Gaza Strip

No honeymoons in Gaza

Wael Selmi displayed a surprising kindness and welcome — you are welcome any time — given that his life’s work had just been leveled by the invading Israeli army. Even more surprising, given that the brothers’ furniture factory in northern Gaza was destroyed by the Israeli army four years ago, causing $300,000 in damage and losses. They’d had it just two years at the time. Along with that ruined factory, the family owns agricultural land which they cannot access near the Erez crossing. Eva Bartlett writes from the Gaza Strip. 

Still breathing in Gaza

Blood is everywhere. Hospital orderlies hose down the floors of operating rooms, bloodied bandages lie discarded in corners, and the injured continue to pour in: bodies lacerated by shrapnel, burns, bullet wounds. Medical workers, exhausted and under siege, work day and night and each life saved is seen as a victory over the predominance of death. Caoimhe Butterly writes from the occupied Gaza Strip. 

"Twenty years of a life erased"

When I’d met the extended Abed Rabu family, before the ground invasion began, they had just had their house bombed by an F-16. Their area has been occupied by Israeli tanks and soldiers since the ground invasion began. Medical workers cannot reach the injured there, and those who have managed to escape testify to imprisonment in their houses, abuse, point-blank shooting (to death), and a number of dead not yet known. Eva Bartlett writes from the besieged Gaza Strip. 

Gaza's medics: "They know they are going to die"

“If this thing doesn’t stop in another week, some of them will die. And they know it,” Alberto said about the war on Gaza, as we looked at a photo I’d taken today of Saber, one of the emergency medics in Gaza who risks his life each day. I’d thought the same thing earlier, when I said “yatiek al-afia” (have strength) to each medic climbing into their ambulances. Eva Bartlett writes from the besieged Gaza Strip.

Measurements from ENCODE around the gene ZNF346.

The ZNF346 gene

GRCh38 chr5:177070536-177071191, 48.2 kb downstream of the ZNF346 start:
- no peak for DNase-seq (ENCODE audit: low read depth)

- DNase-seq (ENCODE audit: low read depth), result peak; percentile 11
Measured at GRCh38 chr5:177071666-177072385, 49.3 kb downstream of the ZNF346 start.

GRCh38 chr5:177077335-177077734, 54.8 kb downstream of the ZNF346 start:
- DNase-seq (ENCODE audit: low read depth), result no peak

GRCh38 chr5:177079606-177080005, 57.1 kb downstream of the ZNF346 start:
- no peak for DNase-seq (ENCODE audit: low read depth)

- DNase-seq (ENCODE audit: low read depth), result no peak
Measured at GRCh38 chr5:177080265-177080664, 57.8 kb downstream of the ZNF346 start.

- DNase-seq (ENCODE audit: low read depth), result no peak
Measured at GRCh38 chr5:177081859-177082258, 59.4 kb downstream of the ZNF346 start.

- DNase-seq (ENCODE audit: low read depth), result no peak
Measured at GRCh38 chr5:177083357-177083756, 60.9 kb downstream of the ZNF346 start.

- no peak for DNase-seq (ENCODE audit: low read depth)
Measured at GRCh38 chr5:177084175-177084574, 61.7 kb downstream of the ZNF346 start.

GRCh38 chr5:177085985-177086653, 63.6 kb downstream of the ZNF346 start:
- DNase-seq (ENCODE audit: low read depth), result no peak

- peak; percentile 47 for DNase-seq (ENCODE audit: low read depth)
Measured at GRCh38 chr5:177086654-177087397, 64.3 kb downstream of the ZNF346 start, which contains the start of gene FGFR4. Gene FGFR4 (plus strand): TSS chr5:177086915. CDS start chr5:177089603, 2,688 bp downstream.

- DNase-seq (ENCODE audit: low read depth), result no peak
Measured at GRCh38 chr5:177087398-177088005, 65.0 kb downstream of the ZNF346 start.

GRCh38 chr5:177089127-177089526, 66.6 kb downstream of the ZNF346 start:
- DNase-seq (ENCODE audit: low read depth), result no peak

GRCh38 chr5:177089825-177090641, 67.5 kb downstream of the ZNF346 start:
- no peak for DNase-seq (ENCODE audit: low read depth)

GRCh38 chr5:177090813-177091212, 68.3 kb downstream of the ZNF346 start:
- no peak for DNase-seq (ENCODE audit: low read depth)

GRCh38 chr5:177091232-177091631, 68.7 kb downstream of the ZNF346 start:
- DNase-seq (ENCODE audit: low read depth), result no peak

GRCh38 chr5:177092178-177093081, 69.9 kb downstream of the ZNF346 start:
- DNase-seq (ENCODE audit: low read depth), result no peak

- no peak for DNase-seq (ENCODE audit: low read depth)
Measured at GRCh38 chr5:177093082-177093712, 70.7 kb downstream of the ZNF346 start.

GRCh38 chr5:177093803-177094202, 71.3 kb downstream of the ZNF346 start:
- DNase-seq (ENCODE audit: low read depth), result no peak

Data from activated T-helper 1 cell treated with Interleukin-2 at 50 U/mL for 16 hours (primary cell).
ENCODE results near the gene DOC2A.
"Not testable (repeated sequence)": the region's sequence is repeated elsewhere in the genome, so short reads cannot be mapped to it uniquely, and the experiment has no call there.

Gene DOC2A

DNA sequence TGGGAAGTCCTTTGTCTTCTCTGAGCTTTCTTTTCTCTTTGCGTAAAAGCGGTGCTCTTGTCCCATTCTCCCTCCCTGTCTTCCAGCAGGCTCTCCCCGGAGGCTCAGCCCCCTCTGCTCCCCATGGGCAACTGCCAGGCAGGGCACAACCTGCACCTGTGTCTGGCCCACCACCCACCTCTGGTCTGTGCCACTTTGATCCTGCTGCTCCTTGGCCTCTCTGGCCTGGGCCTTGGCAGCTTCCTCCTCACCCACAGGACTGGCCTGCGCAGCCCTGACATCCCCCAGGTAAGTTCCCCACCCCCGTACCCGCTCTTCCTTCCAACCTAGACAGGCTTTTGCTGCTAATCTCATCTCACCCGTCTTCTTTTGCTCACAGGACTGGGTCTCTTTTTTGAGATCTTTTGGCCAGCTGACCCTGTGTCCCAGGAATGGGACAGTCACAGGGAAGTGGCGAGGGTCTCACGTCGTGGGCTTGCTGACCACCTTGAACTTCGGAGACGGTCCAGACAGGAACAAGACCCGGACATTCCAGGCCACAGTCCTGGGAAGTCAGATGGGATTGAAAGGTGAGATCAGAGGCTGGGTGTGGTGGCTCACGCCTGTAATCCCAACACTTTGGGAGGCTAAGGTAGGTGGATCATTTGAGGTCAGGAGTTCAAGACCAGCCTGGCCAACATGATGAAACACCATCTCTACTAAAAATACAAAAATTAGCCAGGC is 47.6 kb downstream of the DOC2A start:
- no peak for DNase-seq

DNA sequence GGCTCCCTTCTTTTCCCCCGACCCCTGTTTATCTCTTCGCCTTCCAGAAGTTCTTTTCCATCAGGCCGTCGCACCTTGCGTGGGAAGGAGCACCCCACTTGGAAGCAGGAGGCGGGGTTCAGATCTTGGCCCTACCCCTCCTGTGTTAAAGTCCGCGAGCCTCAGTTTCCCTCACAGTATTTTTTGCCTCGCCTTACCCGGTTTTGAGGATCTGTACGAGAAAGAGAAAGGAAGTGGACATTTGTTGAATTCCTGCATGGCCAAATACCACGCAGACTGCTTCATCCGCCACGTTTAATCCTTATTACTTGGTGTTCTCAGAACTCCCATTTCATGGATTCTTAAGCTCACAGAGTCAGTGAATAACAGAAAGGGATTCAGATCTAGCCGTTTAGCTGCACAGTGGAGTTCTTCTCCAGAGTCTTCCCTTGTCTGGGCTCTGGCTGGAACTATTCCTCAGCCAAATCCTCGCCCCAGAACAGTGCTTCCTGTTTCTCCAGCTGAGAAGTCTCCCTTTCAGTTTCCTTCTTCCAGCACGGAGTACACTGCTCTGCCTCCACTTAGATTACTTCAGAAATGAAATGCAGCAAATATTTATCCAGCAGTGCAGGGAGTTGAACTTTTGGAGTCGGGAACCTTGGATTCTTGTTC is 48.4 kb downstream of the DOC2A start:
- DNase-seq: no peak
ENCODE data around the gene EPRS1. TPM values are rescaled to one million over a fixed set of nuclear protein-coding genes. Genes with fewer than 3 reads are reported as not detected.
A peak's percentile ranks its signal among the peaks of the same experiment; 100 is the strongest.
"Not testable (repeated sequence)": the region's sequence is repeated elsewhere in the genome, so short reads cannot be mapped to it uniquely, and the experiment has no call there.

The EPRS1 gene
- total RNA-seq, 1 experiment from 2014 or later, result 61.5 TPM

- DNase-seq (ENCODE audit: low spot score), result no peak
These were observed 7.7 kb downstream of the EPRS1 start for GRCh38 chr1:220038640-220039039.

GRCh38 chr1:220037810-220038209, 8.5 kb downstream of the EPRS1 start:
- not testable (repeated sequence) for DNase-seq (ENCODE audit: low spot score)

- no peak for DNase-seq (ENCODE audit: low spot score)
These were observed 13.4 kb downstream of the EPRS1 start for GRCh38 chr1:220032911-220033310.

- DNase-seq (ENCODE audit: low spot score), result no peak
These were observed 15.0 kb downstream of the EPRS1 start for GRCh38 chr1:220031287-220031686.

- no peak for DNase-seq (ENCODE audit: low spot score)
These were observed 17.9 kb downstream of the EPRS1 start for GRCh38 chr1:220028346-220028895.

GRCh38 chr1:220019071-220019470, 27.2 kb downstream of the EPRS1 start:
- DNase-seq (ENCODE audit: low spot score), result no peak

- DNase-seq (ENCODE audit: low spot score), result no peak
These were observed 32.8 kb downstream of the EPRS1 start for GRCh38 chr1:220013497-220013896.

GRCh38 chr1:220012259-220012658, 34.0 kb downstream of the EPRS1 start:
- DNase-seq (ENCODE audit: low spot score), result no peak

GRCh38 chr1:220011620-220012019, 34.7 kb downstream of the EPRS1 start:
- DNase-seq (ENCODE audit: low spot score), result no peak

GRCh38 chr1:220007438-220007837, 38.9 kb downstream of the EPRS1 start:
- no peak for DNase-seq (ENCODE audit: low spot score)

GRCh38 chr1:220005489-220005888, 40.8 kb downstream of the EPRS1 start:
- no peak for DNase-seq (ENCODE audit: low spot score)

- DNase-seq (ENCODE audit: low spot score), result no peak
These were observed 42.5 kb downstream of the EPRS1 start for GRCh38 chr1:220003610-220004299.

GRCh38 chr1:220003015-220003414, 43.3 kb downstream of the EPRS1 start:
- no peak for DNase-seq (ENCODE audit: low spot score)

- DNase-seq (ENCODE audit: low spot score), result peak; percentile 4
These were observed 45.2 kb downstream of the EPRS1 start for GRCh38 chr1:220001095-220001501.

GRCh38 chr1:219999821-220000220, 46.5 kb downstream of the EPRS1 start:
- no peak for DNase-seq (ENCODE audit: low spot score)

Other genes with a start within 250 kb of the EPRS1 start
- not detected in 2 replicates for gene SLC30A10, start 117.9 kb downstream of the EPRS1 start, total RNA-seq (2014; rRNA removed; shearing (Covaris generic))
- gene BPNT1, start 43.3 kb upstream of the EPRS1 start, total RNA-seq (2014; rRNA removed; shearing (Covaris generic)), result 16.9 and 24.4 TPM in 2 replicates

Every second there is a bomb

So far, my own family is okay but I feel shy to speak about my family. I don’t think like that. Everyone in Gaza is my family. We are suffering collectively as we are being punished and forgotten collectively, and we are dying. It is very dangerous here and everywhere in Gaza. By 5pm the streets are empty. Not even one person goes out of their homes in my area. But even in our homes, we are not safe. I swear sometimes I can smell death around us. Adham Khalil writes from the besieged Gaza Strip. 

How does one prepare for a war crime?

Since the start of the Israeli offensive on Gaza, Israeli warplanes have been bombing and shelling several locations in the area near our house, very near our house. With each bombardment, we feel our house shake like an earthquake and windows break, not to mention our utter fear and horror. Maha Mehanna writes from the besieged Gaza Strip. 

Targeting a cup of tea in Gaza

Only a tea cup, a broken chair and some spots of blood were left where a short time before five members of the the Abu Jbarah family had been sitting in al-Bureij refugee camp in the central Gaza Strip. The Electronic Intifada correspondent Rami Almeghari writes from besieged Gaza. 

Israel is targeting medics

On 7 January, as Spanish human rights advocate and documentary filmmaker, Alberto Arce, and I accompanied Palestinian medics to retrieve the body of a man shot earlier by invading Israeli forces, we were also shot at as the medics carried the body towards the ambulance. It was in Dawwar Zimmo, eastern Jabaliya, near the area which has been occupied by Israeli soldiers since the land invasion began. Eva Bartlett writes from the besieged Gaza Strip. 

Gaza is sinking in a river of blood

There is no safe place we can go. We cannot communicate with our relatives and friends — networks are down as missiles rain on our homes, mosques and even hospitals. Our life is centered around the burials of those who have died, our martyrs. At night our camp, Jabaliya refugee camp, is a ghost town, with no sounds other than those of Israeli military aircraft. Mohammed Fares Al Majdalawi writes from the besieged Gaza Strip. 

All signs point to systematic targeting of civilians

Last night was a quiet one in Jabaliya. “Only” six homes bombed into the ground, the market, again, maybe four lightly injured people — shrapnel to the face injuries — and no martyrs. Beit Hanoun saw a young woman, Nariman Ahmad Abu Owder, just 17, shot dead as she made tea in her family’s kitchen. Ewa Jasiewicz reports from the besieged Gaza Strip.